- To be consistent with court rulings, the EPA rescinded its earlier exemption from NESHAP standards for periods of startup, shutdown, and malfunction (SSM) and maintenance.
- The NESHAP now requires electronic reporting of performance test results and compliance reports.
Assessment of residual risks to human health under NESHAP standards
The CAA called upon the EPA to conduct an RRA of risks to human health at sites where remediations were conducted in compliance with NESHAP’s final standards on air toxicity.
Cancer risk of 1 in 1 million. The RRA found that NESHAP’s allowable emissions standards reduced the maximum individual risk (MIR) for cancer from inhalation to 1 in 1 million. In other words, if 1 million people were equally exposed—continuously for 24 hours every day over a 70-year life span—to air that met NESHAP standards for HAP emissions, no more than 1 person would likely contract cancer specifically from breathing this air. This would be in addition to the normal incidence of cancer cases in 1 million unexposed people.
Accordingly, the risk of cancer from chronic inhalation of actual and allowable emissions was below a hazard index of 1. A hazard index of 1 or less implies that the level of air toxicity is unlikely to cause adverse noncancer health effects over a lifetime of exposure.
On completion of its RRA and based on available health information, as well as associated uncertainties, the EPA affirmed that NESHAP standards for site remediations lower risks to human health to acceptable levels and provide a more-than-adequate margin of safety in terms of protecting public health.
Leak thresholds lowered to reflect technological advances
The CAA mandates that the EPA keep track of technological advances in practices, processes, and control technologies relevant to NESHAPs and assess, review, and revise air toxics standards, as necessary.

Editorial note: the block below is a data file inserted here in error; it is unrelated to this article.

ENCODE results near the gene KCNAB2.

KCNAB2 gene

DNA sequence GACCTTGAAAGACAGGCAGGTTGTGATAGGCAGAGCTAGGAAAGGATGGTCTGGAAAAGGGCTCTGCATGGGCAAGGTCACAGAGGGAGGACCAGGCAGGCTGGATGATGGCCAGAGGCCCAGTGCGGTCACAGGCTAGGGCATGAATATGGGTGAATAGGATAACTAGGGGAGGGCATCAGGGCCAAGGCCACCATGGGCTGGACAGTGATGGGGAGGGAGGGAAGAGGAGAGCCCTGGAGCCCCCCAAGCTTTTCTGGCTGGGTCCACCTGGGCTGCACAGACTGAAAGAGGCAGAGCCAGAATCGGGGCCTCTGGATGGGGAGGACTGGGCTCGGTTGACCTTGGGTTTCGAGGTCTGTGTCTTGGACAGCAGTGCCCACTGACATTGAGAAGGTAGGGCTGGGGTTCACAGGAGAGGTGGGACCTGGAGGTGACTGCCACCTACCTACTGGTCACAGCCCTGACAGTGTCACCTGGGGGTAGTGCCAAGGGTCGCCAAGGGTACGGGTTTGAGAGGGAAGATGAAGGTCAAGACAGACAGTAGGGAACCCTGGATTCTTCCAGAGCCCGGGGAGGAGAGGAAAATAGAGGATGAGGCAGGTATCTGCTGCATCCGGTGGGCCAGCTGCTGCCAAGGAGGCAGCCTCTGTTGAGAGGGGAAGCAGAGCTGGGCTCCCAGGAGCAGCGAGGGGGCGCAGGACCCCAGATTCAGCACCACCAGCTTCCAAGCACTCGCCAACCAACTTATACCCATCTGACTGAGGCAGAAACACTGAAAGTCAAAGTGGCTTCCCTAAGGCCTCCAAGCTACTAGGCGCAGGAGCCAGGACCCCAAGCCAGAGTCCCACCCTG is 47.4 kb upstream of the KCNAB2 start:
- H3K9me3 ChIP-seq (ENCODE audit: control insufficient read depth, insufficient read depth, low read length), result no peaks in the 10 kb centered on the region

In line with that mandate, the EPA’s technology review identified more stringent leak detection thresholds for valves and pumps in the National Emissions Standards for Equipment Leaks under 40 CFR 63, Subpart UU, and concluded that use of these thresholds would be cost-effective while significantly lowering leak thresholds for valves and pumps under the site remediation NESHAP.
Accordingly, in its Final Amendments: Air Toxics Standards for Site Remediation—Risk and Technology Review, the EPA lowered the leak threshold.
In its original 2003 version, the EPA cut operators some slack by allowing an exemption whereby remediation activities did not have to meet NESHAP standards during periods of SSM and maintenance.
In its 2020 Final Amendments, the EPA takes cognizance of a 2008 court ruling and scraps the SSM exemption. Accordingly, site remediations now have to follow NESHAP standards at all times, including during periods of SSM and maintenance.
However, to ensure compliance after the removal of SSM exemptions, the EPA requires the monitoring of pressure relief devices. In addition, the amendments require adherence to specific work practices for pressure relief devices and maintenance protocols for storage vessel control devices.
In a move toward increased digitization of compliance workflows, the NESHAP now mandates electronic submission of required performance tests and compliance reports. These submissions should be made through the Compliance and Emissions Data Reporting Interface (CEDRI) of the EPA’s Central Data Exchange.
The aforementioned final amendments will go into effect on the day the rule is published in the Federal Register.